Many severe, forward-propagating MCSs were identified with radar reflectivities during the warm season over the continental U.S. The times and locations at which each storm attains maturity and at which dissipation begins were identified, enabling the computation of several relevant indices (e.g. precipitable water, temperature lapse-rates, CAPE, shear-vector magnitudes) in the MCS’s near environment using 20 km RAP analysis data. Non-parametric statistical inferences were performed to identify which indices have the greatest skill for discriminating between mature MCSs and dissipating storms.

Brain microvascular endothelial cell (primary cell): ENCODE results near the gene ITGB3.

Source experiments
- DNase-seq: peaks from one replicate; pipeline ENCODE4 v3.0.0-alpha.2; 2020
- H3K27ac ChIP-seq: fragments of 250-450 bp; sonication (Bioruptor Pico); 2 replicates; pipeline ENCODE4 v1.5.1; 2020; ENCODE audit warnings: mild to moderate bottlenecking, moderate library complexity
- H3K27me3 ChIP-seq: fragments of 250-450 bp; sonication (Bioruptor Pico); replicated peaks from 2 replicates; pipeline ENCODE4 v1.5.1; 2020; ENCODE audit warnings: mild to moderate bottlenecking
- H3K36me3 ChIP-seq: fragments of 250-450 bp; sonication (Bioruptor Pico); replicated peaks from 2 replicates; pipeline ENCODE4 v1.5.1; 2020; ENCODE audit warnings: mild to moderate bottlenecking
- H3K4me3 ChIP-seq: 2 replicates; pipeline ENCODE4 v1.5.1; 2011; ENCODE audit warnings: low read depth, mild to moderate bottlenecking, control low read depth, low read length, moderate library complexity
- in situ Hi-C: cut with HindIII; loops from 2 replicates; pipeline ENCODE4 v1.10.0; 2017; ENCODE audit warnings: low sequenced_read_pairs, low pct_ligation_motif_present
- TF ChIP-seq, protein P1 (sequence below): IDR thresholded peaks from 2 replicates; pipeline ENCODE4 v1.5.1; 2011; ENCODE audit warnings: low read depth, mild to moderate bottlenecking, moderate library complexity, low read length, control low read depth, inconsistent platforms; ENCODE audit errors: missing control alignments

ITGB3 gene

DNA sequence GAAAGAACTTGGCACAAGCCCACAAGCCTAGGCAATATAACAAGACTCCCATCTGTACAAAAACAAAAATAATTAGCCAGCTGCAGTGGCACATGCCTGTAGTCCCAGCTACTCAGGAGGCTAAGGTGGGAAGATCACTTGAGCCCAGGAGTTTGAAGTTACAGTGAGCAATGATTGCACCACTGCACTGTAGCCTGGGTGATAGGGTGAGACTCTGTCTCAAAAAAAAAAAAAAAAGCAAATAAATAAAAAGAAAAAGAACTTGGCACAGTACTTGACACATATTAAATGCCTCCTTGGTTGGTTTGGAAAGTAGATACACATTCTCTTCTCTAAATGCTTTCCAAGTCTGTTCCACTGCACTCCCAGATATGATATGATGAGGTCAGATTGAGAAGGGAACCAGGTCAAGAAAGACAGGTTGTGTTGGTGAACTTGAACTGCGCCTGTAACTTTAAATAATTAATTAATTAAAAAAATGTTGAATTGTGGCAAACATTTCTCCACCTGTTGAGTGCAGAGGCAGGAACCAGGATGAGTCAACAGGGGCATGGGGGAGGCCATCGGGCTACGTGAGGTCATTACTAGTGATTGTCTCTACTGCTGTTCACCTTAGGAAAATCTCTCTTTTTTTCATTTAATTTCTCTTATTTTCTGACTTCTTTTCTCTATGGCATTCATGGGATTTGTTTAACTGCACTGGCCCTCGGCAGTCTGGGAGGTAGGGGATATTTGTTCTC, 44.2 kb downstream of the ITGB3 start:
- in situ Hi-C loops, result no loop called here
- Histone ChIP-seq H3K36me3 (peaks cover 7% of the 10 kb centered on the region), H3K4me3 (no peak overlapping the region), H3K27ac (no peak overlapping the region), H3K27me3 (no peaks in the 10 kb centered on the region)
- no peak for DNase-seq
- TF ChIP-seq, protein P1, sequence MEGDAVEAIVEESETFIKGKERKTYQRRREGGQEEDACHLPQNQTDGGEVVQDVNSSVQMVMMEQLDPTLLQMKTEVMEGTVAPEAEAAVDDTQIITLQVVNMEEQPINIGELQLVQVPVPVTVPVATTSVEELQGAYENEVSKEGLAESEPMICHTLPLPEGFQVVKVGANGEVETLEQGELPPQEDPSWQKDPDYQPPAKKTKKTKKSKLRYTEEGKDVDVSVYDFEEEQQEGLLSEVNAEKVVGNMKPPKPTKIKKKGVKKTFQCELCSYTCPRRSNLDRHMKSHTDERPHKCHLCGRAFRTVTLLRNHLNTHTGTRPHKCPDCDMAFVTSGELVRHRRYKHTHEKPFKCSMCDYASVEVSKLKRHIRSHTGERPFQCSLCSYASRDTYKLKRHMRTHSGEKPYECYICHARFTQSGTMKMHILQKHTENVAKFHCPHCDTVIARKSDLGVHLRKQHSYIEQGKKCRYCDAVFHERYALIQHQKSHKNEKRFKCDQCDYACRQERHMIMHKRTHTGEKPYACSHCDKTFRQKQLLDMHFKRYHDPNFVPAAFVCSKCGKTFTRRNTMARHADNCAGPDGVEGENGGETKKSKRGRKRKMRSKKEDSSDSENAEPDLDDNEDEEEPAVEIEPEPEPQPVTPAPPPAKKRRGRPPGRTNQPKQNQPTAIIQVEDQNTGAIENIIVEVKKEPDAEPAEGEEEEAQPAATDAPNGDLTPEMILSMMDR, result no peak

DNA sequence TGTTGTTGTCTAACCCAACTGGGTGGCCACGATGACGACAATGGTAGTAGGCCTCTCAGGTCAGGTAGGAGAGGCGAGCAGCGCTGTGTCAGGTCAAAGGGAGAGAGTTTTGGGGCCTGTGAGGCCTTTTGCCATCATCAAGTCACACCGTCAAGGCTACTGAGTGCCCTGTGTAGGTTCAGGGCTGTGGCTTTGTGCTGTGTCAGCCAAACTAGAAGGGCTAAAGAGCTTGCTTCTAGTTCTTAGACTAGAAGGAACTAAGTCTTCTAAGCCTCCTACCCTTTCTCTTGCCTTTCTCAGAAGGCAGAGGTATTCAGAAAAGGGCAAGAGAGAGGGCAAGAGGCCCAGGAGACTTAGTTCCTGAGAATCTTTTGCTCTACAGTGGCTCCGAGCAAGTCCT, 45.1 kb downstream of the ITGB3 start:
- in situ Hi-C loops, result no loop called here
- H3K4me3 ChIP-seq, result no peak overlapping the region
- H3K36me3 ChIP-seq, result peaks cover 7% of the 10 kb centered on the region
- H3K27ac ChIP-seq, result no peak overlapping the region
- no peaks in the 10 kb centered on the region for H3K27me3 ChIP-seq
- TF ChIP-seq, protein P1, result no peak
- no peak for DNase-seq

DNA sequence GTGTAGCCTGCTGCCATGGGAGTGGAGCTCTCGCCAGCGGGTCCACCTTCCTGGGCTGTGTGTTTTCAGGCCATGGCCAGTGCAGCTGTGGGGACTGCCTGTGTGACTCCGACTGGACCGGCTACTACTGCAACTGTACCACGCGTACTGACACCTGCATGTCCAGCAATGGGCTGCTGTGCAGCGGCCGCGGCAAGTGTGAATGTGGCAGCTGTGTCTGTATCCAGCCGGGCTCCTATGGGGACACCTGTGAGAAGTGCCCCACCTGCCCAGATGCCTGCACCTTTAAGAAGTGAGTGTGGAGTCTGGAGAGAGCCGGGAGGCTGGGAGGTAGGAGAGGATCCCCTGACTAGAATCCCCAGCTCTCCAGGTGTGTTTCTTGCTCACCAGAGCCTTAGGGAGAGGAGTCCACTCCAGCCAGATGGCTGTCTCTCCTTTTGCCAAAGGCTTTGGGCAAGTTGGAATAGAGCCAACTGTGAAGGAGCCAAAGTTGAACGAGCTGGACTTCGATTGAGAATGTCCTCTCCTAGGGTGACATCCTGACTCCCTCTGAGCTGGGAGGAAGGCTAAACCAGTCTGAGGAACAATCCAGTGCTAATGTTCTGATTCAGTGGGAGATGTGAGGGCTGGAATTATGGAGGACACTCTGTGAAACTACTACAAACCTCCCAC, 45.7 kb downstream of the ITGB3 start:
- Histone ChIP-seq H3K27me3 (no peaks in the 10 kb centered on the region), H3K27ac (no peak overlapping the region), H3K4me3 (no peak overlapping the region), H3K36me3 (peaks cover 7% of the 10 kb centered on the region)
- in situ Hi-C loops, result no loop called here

Results show that the layer-lifting CAPE (CAPEll), which is an inflow-weighted mean CAPE, is the best discriminator between mature and dissipating MCSs. The second best discriminator is a layer-lifting measure of the dilution of deep convective buoyancy, followed and the vertically integrated CAPE (ICAPE), which measures the potential for latent heating within the atmospheric column. These results lend weight to the importance of layer-lifting convective instability for the maintenance of severe MCSs. Furthermore, CAPEll maintains its discriminatory skill if Corfidi-vectors are used to estimate the movement of MCSs, providing an index that can be useful for forecasting the dissipation of MCSs.